The Amish In Northern Indiana

Goshen College lies between two of the most prominent Amish settlements in the mid-west:

Skirted on the east by the third largest Amish settlement in America, Goshen students rub shoulders with this unique otherworldly community with relative ease and comfort. Highlighted by the newly-completed Shipshewana visitor center, Menno Hof, the community attracts more than a million visitors each year.

Smaller in numbers and territorial size is the Amish community southwest of the college. It is equally rich in Amish life and culture and includes the converted farmstead, Amish Acres, sporting a new red round barn-theatre that gives daily performances of "Plain & Fancy," and features a popular restaurant along with entertainment.

The Amish broke away from the Mennonites nearly 300 years ago when differences arose among Anabaptist leaders in Switzerland and Alsace. Seeking a stricter lifestyle including the Streng Meidung, or shunning, which includes the social avoidance of erring church members. Tensions ran high and eventually in 1693, a complete split occurred. Forty years later, many Amish responded to William Penn's invitation to come to America and settle the land. No Amish now remain in Europe. Currently there are approximately 145,000 Amish men, women and children living in 22 states in the United States and in Ontario, Canada. There are 220 Amish settlements accommodating over 900 geographically determined church districts.

Persistence of tradition and slowness to modernize have characterized the Amish as they have steadily sought to carve out their lifestyle which is a culture apart from the world. Even at the dawn of the 21st century, Amish are characterized as humble folk--hard working, neighborly, otherworldly, agrarian, God-fearing, ethnically homogeneous--who live the simple life and live it well.

Searching for general characteristics that encompass all Old Order Amish groups even in their cultural and religious variations, the following seem dominent:

  1. Separatism. Otherworldliness, non-conformity based on Biblical teachings in Romans 12:1-2 and II Cor. 6:14. This pervades the entire lifestyle of the Amish (dress, language, work, travel and education).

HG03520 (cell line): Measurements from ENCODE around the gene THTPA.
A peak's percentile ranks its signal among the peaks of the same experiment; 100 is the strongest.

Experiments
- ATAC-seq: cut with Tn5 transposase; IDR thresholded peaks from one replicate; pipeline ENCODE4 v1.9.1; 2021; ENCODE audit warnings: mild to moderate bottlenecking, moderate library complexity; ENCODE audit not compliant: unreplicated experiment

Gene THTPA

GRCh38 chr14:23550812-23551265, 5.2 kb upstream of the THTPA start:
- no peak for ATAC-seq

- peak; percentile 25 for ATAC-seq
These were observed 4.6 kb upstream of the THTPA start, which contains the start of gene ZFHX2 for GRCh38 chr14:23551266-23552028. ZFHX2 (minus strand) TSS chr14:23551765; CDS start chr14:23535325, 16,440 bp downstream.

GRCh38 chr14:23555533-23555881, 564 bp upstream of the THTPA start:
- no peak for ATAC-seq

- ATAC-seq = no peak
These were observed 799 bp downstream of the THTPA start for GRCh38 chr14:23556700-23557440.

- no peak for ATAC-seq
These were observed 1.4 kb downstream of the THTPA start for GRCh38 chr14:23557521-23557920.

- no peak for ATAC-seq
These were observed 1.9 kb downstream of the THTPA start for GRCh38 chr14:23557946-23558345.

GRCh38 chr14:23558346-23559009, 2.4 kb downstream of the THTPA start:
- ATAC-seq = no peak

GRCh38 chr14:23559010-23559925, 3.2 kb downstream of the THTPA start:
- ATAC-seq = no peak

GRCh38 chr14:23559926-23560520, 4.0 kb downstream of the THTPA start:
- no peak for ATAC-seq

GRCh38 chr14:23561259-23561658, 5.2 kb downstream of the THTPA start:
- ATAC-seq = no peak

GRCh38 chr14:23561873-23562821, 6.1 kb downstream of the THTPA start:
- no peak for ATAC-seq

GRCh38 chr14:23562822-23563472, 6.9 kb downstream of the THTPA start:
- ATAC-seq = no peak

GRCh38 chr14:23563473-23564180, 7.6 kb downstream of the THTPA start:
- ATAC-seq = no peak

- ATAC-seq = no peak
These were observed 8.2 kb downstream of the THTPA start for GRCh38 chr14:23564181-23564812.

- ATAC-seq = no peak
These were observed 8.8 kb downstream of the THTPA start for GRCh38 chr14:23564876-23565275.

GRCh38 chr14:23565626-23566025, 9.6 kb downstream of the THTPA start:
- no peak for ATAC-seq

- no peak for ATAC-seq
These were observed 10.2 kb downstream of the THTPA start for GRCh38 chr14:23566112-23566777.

2. Simple Life. Simplicity and humility (demut) are stressed in Amish community. Education and training is limited to elementary levels. Amish warn of the "pagan" philosophy and the intellectual enterprise of "fallen man." Historically, they avoid all training associated with self exaltation, pride of position, enjoyment of power and the art of war and violence.
  3. Family Life. Amish marry Amish. No intermarriage is allowed. Divorce is not permitted and separation is very rare. They are strictly monogamous and generally patriarchal. Sex roles are clearly defined. The average family size is 7-8 children. Homosexuality is not recognized as an acceptable lifestyle.
  4. Harmony with the soil and nature. Manual labor is good (Amish have little regard for labor-saving devices). Hard work and thriftiness are virtues. Amish believe that God is pleased when people work in harmony with nature, the soil, the weather and care of animals and plants. Amish always live in rural community. By contrast, the city is viewed as a center of leisure, non-productive spending, and often as the stage for evil and wickedness.
  5. Mutual Assistance. Amish do not survive outside of community. There is much neighboring in the community, and helping each other is the most common way of socializing. They carry no life or property insurance; the church assists in cases of major loss. Large families generally give assurance of care for the elderly. Only rarely do Amish retire to places other than the dawdyhaus, a small house built next to the main farm house. Retired Amish farmers do not receive Social Security.
  6. Disciplined Church Community. Discipline in the Amish community can be sometimes harsh and uncompromising. Baptized members are morally committed to church rules. Erring members are generally excommunicated and shunned until there is forgiveness and restoration to full fellowship.
  7. The Mennonite Historical Library located on the campus of Goshen College contains approximately 45,000 volumes, an unrivaled collection of Anabaptistica and Mennonitica that includes substantial source materials on the Amish, on family genealogies, local history, and Pennsylvania Dutch culture.

Essay by Samuel L. Yoder, Ed.D.
Pen drawings from Amishland Studios, c.1958

Additional articles and web sites about various aspects of Amish life:

Seniors for Peace, a site offering concepts of peace and justice as they apply to contemporary times. Seniors for Peace projects a perspective of people of mature years and is an international and inter-faith organization.

Amish, "The Best Collection Of Amish Recipes" Offering a broad range of recipes from Amish to Pennsylvania Dutch traditions.

html editing by Lon Sherer,